Barbara A. Vriner, A.K.A. Barbara A. Coyne - Page 7
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US Tax Court > 1995 > Barbara A. Vriner, A.K.A. Barbara A. Coyne - Page 7
the Vriner family was paying some of their expenses such as the
house payment. Petitioner's belief is reasonable in light of Mr.
Vriner's close ties with his family and the family business,
coupled with the fact that she was privy to no financial
information. Mr. Vriner reported income from rental property and
also received money from the Vriner restaurant, and petitioner
reasonably could conclude that Mr. Vriner used those funds to
satisfy their monthly expenditures. There were no unusual or
lavish expenditures. Thus, we conclude that petitioner did not
know or have reason to know of the substantial understatements.
In determining whether it would be inequitable to hold
petitioner jointly liable for the deficiency in tax for 1987, we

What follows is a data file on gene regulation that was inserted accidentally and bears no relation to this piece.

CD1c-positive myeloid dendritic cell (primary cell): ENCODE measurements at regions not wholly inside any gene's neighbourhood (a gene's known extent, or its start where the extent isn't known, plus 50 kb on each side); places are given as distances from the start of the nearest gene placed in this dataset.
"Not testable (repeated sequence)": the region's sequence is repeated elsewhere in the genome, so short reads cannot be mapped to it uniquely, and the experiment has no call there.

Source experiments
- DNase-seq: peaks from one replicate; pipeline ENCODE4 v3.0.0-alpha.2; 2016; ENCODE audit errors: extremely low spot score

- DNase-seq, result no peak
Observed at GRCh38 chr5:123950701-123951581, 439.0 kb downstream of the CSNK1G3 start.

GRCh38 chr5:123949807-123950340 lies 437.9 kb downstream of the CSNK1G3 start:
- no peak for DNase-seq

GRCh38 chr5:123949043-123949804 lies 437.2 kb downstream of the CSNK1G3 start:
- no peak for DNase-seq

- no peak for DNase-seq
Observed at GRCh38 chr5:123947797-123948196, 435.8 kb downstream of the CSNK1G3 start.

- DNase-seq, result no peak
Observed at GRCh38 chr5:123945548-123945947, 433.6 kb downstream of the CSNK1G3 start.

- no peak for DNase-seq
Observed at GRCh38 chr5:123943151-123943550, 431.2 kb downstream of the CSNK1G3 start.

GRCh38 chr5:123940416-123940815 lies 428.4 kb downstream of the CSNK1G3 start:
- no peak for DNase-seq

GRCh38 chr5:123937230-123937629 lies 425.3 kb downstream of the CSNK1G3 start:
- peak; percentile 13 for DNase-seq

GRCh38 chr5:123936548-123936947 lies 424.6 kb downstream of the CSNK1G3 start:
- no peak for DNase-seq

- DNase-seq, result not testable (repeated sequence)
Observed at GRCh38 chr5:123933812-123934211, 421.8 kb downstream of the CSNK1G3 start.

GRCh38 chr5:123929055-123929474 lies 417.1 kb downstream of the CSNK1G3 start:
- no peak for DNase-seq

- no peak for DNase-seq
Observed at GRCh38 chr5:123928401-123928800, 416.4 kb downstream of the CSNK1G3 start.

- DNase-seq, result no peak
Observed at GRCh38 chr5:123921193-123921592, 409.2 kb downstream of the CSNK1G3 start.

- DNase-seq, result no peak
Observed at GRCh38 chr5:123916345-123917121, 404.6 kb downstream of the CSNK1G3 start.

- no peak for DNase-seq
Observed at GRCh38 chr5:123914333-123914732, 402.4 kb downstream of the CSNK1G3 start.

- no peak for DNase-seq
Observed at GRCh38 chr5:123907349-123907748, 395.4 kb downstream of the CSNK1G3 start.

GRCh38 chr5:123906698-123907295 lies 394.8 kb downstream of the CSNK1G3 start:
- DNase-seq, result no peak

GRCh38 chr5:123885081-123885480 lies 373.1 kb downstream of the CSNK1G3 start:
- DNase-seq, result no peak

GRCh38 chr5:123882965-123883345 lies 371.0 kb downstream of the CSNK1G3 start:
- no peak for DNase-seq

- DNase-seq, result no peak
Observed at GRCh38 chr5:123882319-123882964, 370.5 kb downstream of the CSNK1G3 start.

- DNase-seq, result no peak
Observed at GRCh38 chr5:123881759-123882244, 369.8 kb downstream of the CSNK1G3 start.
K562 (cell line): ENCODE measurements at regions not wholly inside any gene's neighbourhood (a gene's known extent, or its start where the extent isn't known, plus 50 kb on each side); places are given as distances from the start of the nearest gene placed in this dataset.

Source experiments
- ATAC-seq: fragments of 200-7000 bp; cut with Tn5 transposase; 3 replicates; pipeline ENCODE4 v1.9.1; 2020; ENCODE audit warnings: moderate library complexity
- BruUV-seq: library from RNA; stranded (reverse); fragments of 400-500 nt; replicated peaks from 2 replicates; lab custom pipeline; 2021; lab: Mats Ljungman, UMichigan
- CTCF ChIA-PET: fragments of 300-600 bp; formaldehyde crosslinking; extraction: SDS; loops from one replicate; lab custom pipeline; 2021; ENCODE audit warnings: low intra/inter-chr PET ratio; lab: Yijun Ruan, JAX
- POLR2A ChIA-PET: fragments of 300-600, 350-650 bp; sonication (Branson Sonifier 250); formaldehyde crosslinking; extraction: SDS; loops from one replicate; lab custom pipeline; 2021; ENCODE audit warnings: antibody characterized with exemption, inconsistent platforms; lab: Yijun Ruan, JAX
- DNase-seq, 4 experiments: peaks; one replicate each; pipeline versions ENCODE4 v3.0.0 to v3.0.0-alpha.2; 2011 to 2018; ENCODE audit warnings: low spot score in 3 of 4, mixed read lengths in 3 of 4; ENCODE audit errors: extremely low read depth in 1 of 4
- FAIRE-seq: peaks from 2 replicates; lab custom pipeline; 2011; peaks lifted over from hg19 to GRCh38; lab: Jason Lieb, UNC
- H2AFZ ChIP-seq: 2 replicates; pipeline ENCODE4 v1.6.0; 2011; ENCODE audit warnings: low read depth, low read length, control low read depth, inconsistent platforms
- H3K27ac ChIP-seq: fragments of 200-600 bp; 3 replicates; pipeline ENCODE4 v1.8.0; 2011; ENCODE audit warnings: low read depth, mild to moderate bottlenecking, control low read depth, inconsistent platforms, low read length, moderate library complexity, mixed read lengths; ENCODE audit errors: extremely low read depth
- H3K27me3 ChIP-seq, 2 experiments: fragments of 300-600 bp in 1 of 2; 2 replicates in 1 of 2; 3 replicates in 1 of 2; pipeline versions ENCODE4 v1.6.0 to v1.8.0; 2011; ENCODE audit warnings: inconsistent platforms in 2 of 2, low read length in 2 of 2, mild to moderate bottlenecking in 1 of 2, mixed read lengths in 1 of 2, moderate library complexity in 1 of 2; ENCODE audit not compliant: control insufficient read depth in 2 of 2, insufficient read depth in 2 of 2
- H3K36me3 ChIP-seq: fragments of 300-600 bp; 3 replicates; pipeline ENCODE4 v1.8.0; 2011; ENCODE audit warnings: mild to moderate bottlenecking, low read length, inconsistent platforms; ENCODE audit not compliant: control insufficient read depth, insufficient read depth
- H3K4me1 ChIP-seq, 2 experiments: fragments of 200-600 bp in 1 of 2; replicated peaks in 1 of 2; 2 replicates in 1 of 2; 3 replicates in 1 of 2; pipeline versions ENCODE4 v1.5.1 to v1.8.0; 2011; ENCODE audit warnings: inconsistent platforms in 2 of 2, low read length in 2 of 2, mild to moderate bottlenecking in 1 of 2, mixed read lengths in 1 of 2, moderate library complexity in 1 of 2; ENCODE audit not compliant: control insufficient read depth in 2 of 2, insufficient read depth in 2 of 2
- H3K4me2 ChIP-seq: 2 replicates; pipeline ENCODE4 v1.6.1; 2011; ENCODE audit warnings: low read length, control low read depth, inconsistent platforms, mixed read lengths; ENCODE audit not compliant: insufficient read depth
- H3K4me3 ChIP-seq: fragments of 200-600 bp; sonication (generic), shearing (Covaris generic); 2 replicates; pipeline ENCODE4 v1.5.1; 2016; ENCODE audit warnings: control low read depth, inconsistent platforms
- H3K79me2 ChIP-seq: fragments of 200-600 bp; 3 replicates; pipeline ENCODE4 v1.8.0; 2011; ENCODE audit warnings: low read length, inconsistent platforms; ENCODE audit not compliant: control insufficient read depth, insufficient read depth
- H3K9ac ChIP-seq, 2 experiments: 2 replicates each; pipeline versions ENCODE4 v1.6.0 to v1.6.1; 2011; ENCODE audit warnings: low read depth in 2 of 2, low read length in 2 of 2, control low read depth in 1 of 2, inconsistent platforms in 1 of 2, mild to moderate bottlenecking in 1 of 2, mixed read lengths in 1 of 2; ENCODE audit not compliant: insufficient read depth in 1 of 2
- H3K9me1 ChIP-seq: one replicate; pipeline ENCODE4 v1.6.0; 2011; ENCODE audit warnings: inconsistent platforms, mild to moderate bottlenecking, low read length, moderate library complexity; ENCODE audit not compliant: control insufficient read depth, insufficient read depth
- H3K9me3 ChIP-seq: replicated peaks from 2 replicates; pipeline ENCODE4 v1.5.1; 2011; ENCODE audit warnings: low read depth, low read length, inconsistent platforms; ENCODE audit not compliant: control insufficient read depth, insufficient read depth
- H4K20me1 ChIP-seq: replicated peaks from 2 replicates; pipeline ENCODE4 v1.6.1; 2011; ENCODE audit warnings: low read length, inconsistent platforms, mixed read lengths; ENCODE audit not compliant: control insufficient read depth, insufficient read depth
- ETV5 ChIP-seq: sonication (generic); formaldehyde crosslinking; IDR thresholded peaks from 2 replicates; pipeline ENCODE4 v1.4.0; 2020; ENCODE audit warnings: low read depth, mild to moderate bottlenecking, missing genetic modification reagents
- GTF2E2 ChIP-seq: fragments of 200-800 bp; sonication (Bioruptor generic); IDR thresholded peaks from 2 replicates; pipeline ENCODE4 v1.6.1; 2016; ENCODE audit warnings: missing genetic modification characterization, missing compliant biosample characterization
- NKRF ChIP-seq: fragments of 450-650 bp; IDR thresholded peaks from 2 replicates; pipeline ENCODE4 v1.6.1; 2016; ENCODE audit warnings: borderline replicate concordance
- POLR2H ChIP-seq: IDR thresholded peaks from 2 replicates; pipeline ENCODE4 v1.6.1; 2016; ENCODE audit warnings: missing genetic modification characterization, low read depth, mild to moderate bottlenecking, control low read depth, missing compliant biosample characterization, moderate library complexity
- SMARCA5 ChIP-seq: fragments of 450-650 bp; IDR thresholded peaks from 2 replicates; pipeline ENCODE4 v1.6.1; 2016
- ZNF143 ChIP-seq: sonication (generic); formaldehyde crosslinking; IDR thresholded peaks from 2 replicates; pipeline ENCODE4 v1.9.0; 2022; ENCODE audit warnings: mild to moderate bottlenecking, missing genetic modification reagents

consider whether she significantly benefited from the
underpayments of tax. Estate of Krock v. Commissioner, 93 T.C.
672, 677 (1989). Any benefit received by petitioner must be
considered in the totality of the circumstances. Busse v. United
States, 542 F.2d 421, 427 (7th Cir. 1976). Petitioner received
very little, if any, benefit from the funds that gave rise to the
deficiency in this case. Petitioner lived a modest lifestyle and
made no extravagant expenditures. Any benefit she received was
in the form of necessities and normal support, with the possible
exception of the two trips to California to visit her parents.
Normal support is not considered a significant benefit. Belk v.
Commissioner, 93 T.C. 434, 440 (1989). We conclude that it would
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